1. ^ The National Cyclopaedia of American Biography: Being the History of the United States as Illustrated in the Lives of the Founders, Builders, and Defenders of the Republic, and of the Men and Women who are Doing the Work and Moulding the Thought of the Present Time, Vol. 25. University Microfilms. 1967. p. 428. Retrieved July 29, 2019.
  2. ^ Schenectady Gazette, Parker Corning Dies at 69, May 25, 1943
  3. ^ Office, New York (State) Secretary's (1927). New York Manual for the Use of the Legislature. p. 297. Retrieved July 29, 2019.
  4. ^ The Grotonian, Vol. 32. Groton School. 1915. p. 29. Retrieved July 29, 2019.
  5. ^ Catalogue of the Officers and Graduates of Yale University in New Haven Connecticut. Yale University. 1910. p. 226. Retrieved July 29, 2019.
  6. ^ Steel magazine, Vol. 95. Penton Publishing Company. 1934. p. 153. Retrieved July 29, 2019.
  7. ^ a b c "EDWIN CORNING, 50, IS DEAD IN MAINE Former Lieutenant Governor of New York Succumbs at Bar Harbor. HEAD Of STEEL COMPANY Held Post of Democratic State Chairman While in Office at Albany, 1927–28" (PDF). The New York Times. August 8, 1934. Retrieved July 29, 2019.
  8. ^ Kennedy, William (1983). O Albany!: Improbable City of Political Wizards, Fearless Ethnics, Spectacular Aristocrats, Splendid Nobodies, and Underrated Scoundrels. New York, NY: Viking Press. p. 282. ISBN 978-0-14-007416-1.
  9. ^ "CORNING QUITS POST AS COMMITTEE HEAD; Too III to Serve, He Sends Resignation as Chairman of State Democrats to Smith.LETTER NOT MADE PUBLIC Lieutenant-Governor Not to Seek Re-election in Fall—Mrs. Carolyn O'Day to Direct Committee" (PDF). The New York Times. August 15, 1928. Retrieved July 29, 2019.
  10. ^ "Bray Picked by Democrats". Rochester Evening Journal. August 23, 1928. Retrieved July 29, 2019.
  11. ^ Robinson, Frank S. (1973). Machine Politics: A Study of Albany's O'Connells. Transaction Publishers. pp. 55–56. ISBN 9781412827751. Retrieved July 29, 2019.
  12. ^ "MRS. EDWIN CORNING" (PDF). The New York Times. May 25, 1976. Retrieved July 29, 2019.
  13. ^ Jackson, Robert H. (2004). That Man: An Insider's Portrait of Franklin D. Roosevelt. OUP USA. p. 200. ISBN 9780195177572. Retrieved July 29, 2019.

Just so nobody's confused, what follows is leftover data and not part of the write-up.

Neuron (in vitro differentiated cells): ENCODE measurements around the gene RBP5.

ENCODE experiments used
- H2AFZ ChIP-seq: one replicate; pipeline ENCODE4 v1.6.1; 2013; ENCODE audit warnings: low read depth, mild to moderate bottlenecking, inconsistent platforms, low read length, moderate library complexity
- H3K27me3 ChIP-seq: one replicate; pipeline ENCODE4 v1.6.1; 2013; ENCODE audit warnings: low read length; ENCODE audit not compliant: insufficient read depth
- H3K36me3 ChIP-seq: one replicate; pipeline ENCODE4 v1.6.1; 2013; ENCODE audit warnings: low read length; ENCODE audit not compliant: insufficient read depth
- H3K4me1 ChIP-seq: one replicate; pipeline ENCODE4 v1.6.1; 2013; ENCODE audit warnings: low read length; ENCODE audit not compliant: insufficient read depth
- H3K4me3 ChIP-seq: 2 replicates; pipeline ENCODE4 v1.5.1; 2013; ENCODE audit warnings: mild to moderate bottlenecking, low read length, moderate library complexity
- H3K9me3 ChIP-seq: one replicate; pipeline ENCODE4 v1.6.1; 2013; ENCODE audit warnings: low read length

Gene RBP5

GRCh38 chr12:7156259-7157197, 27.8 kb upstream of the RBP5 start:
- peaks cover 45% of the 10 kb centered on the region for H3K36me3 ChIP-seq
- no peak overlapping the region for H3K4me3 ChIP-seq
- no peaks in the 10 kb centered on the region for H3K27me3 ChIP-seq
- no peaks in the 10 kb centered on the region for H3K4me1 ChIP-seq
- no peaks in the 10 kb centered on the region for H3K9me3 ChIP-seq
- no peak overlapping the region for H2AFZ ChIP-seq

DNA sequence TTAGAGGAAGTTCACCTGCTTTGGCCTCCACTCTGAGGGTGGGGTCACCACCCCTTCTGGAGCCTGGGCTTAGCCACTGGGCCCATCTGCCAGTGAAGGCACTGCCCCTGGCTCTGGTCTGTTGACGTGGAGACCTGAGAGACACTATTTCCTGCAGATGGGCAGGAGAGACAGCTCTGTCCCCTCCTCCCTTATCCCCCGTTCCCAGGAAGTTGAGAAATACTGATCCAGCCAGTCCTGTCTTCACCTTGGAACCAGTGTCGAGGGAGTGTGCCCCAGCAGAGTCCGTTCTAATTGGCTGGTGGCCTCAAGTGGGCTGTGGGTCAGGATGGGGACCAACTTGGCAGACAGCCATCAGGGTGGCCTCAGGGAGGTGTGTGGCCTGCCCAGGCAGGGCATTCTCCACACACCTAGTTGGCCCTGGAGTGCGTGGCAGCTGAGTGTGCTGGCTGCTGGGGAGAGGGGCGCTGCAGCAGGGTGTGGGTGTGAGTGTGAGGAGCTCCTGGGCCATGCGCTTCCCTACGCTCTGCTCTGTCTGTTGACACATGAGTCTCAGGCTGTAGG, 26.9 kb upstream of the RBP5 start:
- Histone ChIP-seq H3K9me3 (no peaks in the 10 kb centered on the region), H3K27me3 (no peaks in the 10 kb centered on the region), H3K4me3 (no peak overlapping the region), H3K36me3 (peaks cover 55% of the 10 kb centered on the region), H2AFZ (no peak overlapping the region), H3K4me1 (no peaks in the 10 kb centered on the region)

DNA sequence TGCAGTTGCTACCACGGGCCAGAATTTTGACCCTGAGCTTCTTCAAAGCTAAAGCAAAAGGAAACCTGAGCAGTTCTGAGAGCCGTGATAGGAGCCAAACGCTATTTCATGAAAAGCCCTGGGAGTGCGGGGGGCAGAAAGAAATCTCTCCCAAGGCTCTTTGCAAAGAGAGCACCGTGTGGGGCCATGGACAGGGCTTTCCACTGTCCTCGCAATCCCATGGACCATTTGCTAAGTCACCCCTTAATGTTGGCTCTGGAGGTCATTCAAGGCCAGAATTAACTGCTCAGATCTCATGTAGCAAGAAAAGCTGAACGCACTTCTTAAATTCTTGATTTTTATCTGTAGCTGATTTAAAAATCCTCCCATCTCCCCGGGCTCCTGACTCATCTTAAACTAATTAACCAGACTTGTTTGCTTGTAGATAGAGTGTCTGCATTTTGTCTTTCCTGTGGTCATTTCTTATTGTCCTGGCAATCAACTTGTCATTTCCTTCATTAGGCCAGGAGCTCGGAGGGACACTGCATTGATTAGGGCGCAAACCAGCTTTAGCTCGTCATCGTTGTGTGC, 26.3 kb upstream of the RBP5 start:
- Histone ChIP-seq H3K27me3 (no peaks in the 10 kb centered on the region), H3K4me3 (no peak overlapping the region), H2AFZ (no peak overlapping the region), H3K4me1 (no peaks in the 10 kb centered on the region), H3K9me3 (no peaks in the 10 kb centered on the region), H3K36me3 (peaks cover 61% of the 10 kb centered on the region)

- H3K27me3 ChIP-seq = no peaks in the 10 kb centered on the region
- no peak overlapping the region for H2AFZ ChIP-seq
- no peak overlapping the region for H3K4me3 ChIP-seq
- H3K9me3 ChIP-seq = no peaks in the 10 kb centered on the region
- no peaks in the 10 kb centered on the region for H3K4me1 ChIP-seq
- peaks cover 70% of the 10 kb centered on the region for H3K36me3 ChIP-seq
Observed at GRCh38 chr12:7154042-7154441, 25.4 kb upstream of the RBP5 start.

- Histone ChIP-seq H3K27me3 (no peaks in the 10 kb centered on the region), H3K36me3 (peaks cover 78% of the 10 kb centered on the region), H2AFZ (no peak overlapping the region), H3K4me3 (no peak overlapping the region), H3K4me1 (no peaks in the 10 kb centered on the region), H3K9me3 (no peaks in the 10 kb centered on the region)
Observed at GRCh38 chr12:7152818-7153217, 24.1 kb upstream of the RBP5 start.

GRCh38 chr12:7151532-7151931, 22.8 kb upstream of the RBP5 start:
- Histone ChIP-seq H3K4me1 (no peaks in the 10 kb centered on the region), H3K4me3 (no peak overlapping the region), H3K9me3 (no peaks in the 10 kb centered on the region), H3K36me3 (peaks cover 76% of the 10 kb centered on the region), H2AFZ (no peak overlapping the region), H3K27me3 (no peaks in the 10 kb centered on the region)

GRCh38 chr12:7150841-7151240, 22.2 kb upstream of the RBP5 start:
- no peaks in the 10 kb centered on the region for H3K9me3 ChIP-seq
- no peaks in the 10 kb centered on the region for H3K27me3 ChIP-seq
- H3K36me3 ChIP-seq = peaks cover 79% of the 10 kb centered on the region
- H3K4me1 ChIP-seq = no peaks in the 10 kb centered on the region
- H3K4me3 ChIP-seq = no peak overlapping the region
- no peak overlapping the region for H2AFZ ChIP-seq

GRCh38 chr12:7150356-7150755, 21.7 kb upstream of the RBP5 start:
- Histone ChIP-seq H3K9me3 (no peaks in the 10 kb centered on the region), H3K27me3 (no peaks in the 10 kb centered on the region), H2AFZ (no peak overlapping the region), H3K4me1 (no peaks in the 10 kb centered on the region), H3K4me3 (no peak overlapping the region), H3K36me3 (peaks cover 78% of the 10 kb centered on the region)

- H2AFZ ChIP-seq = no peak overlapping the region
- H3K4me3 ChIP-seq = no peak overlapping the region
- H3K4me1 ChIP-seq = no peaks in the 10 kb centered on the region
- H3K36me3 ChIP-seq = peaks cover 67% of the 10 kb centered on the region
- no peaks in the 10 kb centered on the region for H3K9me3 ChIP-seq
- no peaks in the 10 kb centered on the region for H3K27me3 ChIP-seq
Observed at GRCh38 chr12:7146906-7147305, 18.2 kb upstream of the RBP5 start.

14. ^ Grondahl, Paul (2007). Mayor Erastus Corning: Albany Icon, Albany Enigma. SUNY Press. ISBN 9780791472941. Retrieved July 29, 2019.
  15. ^ Oreskes, Michael (June 2, 1983). "Erastus Corning and His Era Are Laid to Rest in Albany". The New York Times. Retrieved July 29, 2019.
  16. ^ "MISS LOUISE CORNING ENGAGED TO BE WED; Daughter of the Late Lieutenant Governor to Be the Bride of Andrew H. Ransom" (PDF). The New York Times. May 20, 1935. Retrieved July 29, 2019.
  17. ^ "HARRIET CORNING AN ALBANY BRIDE; Wed There to Wharton Sinkle Jr. in Afternoon Ceremony in-All Saints Cathedral" (PDF). The New York Times. June 13, 1937. Retrieved July 29, 2019.
  18. ^ "MRS. SINKLER'S WEDDING; Daughter of Mrs. Edwin Corning Married to Samuel Ewing Jr" (PDF). The New York Times. March 24, 1947. Retrieved July 29, 2019.
  19. ^ Troy Record, Lester H. Knapp Dies Suddenly, March 4, 1960
  20. ^ Associated Press, Oneonta Star, Lawmaker Hurt, Resigns Post, August 27, 1959
  21. ^ Troy Record, Hudson Seated in Assembly as Legislature Convenes, January 6, 1960
  22. ^ Burial record, Edwin Corning, Jr., Albany Rural Cemetery. Retrieved January 8, 2013
  23. ^ "CORNING FUNERAL TODAY; Former Lieutenant Governor's Body Taken to Estate at Albany" (PDF). The New York Times. August 9, 1934. Retrieved July 29, 2019.

External sources

Party political offices
Preceded by
Herbert C. Pell
New York State Democratic Committee Chairman
January 1926 – August 1928
Succeeded by
M. William Bray
Political offices
Preceded by
Seymour Lowman
Lieutenant Governor of New York
January 1, 1927 – December 31, 1928
Succeeded by
Herbert H. Lehman
This page was last edited on 24 August 2021, at 11:10